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GoldenEye 007: Reloaded Review

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<em>GoldenEye 007: Reloaded</em> Review

The end of the year is a slow time for new games, so over the next few weeks we’ll look back at notable Fall releases that we haven’t reviewed yet. Today Drew Dixon reviews GoldenEye: 007: Reloaded. No, not the game from the N64, but this year’s HD remaster of the 2010 Wii game.

I was 13 when GoldenEye 007 came out in 1997 and young enough that inviting friends over to spend the night wasn’t weird. Playing “Bond,” as we called it, on my Nintendo 64 with friends into the late hours of the night mark some of my most treasured gaming memories. By 1997 more impressive shooters existed for the PC but I didn’t care about them. I cared about GoldenEye. It will forever be the game that made me love first person shooters. GoldenEye oozed with the style and substance that other shooters I had played lacked. It also offered a robust and unrivaled hot seat multiplayer experience that subsequent games would build upon. Thus, I excitedly stepped into GoldenEye 007: Reloaded, ready to wax nostalgic on one of the most significant games of my past.

The most welcome and natural update Reloaded offers is its cover system. When crouched behind cover, pulling the left trigger to look down your sites will pop Bond up enough to fire at enemies. There is nothing sticky about the way you pop Bond out of cover—it has a very free feeling to it and it makes the game’s battles fluid and fast paced. While Reloaded gives the player the option to take a stealth approach to its battles, the cover system was so fun to utilize that I quickly threw caution to the window and gravitated to open gun fights.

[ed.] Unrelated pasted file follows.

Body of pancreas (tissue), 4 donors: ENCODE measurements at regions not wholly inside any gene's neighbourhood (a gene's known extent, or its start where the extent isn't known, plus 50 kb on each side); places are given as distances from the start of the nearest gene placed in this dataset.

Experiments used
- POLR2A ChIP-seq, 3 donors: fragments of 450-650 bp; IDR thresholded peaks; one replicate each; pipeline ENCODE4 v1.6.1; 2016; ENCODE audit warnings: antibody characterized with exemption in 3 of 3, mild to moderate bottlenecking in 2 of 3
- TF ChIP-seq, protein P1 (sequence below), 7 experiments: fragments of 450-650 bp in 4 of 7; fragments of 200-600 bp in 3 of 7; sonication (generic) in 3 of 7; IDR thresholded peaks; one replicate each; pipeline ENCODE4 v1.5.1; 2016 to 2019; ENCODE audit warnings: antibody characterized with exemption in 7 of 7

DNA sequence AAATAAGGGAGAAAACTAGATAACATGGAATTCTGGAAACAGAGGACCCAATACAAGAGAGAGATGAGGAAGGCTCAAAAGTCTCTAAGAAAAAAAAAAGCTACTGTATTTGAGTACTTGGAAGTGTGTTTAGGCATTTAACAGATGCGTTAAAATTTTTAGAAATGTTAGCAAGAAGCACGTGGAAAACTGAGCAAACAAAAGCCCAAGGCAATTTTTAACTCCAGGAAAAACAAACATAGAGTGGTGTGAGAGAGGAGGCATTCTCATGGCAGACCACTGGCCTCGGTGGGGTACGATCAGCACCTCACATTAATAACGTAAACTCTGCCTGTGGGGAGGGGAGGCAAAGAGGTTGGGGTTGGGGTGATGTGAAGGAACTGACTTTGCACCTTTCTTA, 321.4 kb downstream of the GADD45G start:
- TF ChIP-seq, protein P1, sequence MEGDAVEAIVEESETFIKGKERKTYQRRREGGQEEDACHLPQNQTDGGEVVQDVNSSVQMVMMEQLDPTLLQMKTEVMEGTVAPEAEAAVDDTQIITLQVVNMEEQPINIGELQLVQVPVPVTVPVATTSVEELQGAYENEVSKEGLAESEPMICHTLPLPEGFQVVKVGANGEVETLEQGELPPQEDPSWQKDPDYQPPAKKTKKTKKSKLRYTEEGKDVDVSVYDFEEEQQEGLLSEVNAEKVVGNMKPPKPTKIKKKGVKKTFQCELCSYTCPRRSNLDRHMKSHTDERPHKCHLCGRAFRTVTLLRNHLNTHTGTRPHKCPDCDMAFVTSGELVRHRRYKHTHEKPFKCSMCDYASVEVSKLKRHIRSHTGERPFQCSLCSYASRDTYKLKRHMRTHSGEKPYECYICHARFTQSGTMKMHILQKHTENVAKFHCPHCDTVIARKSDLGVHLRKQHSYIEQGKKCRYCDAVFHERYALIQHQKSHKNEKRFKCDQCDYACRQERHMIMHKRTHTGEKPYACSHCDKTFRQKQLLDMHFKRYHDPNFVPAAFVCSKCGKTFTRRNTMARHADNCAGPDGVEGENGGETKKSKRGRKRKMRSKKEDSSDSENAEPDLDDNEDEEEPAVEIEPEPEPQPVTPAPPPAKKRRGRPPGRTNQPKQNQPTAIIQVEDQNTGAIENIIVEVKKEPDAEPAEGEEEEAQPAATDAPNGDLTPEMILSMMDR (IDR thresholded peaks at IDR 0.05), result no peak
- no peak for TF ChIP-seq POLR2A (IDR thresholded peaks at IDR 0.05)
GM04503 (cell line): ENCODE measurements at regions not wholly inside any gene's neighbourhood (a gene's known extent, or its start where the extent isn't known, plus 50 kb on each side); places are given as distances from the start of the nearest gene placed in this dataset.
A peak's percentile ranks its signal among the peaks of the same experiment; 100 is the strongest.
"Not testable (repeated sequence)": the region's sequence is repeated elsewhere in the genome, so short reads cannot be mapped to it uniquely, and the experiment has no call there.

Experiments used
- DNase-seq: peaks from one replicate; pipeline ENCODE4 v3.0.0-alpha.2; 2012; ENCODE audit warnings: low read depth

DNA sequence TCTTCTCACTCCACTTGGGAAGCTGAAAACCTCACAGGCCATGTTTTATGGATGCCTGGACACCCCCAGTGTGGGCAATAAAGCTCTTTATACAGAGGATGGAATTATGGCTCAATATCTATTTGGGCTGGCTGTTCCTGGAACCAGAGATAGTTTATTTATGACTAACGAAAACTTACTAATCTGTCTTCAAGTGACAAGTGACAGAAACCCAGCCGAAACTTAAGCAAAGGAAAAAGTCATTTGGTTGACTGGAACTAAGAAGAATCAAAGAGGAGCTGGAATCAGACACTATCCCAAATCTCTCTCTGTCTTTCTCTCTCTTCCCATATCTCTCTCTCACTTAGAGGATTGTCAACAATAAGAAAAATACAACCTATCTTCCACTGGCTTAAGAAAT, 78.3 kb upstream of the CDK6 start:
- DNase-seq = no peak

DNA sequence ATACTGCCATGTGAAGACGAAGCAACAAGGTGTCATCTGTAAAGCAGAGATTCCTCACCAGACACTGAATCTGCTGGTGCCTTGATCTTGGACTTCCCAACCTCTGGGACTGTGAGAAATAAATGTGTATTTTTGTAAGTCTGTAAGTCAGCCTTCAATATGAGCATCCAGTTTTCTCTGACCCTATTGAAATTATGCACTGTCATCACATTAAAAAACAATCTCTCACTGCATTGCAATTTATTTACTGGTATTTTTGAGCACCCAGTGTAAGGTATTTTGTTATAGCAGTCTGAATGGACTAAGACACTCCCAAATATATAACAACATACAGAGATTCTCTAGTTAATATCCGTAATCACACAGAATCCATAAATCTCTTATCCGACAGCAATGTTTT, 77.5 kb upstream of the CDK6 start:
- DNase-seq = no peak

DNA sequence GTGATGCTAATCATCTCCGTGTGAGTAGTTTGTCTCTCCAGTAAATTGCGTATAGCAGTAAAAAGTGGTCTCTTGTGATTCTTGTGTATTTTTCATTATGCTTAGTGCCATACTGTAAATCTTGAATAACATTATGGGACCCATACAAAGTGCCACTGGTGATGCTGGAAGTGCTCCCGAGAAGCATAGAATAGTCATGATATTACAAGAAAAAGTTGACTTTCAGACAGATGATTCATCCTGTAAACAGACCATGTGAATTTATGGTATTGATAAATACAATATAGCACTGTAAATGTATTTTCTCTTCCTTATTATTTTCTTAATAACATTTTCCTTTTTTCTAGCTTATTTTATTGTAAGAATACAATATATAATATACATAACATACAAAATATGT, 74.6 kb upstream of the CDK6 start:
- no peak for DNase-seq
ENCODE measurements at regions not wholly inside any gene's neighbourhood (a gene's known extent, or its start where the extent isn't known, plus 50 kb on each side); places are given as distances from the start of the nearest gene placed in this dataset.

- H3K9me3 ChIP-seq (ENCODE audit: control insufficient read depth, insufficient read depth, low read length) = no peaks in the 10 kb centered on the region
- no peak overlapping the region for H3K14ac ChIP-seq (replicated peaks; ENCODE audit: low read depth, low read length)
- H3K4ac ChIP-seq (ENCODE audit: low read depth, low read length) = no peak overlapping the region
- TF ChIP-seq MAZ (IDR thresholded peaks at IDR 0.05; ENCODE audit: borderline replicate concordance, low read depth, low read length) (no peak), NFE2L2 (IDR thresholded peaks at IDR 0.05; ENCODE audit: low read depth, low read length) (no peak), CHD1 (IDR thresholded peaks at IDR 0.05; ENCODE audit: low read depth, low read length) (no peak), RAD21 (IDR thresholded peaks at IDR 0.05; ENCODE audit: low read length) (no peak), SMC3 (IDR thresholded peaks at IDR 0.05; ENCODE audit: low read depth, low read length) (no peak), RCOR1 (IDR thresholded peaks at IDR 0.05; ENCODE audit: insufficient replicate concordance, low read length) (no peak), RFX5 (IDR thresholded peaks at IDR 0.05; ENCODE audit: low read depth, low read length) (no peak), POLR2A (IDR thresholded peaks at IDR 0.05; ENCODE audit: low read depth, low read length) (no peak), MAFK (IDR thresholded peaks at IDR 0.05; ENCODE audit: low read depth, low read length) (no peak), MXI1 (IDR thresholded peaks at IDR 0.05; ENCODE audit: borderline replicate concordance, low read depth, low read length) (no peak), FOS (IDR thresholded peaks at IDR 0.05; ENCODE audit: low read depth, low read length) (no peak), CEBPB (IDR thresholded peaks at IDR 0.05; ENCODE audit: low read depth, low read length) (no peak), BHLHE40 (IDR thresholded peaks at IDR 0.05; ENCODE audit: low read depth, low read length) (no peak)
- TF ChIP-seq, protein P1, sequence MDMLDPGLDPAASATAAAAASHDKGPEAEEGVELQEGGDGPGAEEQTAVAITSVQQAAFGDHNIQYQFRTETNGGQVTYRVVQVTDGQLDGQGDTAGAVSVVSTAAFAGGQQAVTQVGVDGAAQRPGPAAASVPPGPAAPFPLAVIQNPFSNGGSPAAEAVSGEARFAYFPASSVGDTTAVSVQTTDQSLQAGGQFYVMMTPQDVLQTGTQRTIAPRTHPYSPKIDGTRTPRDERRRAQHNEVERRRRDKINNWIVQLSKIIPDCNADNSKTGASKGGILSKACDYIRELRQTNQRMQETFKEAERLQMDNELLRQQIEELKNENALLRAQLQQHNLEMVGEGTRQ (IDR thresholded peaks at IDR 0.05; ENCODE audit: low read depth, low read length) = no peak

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Reloaded’s biggest problem is that the game will not let players simply delight in it’s shooting. It foists unwelcome and commonly abused game tropes onto the player. It’s most challenging shooting sequences end with cut scenes which take the game’s most exciting moments out of the hands of players. Other levels end with frustrating quick time events which make the game’s already awkward narrative more glaringly awkward.

Reloaded shines brightest when it frees the player furiously blast through it’s many enemies or to sneak around levels silently taking them down. Sadly, however, the game has a tendency to force the player to watch the game’s most impressive action sequences via cut scenes or awkwardly participate in them via quick-time events. These moments make me wonder whether Eurocom really believes in their own product. When Reloaded tries to be a game it excels, when it tries to be something else it fails.

Perhaps the game’s greatest feature is the MI6 Ops. These are basically replays of the game’s various missions adjusted by stealth challenges, added enemies or points on the map to defend. These ops can be adjusted in many ways. Players can increase the accuracy, aggression and health of their AI opponents or even make them only killable by headshot. These challenges are so much fun that I almost wish that I hadn’t bothered with the campaign. The MI6 Ops represent the best of what Reloaded has to offer without resorting to needless cinematics.

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Reloaded, not surprisingly, offers a fairly robust multiplayer experience in comparison to its predecessor. However, unlike the original, there is nothing particularly ground breaking about its multiplayer features. There are multiple modes and a leveling system both of which follow pretty faithfully in the footsteps of successful shooters like Call of Duty: Modern Warfare.

While the high definition re-release carries much of the same stylistic impulses of the N64 original, those impulses are not duly updated to reach the current generation of players. The single-player campaign succeeds when it tries to be a game and fails when it tries to be a movie. The MI6 Ops are a welcome addition and add considerable value to an otherwise average single-player experience. Given the success of the N64 classic, I expected Reloaded’s multiplayer to stir my nostalgic affections, but there is very little special about it. Perhaps this is best, as my wife probably wouldn’t want my friends spending the night anyway.





Drew Dixon is an editor at Christ and Pop Culture and writes a monthly column on games for Relevant Magazine. Follow him on Twitter and Facebook.

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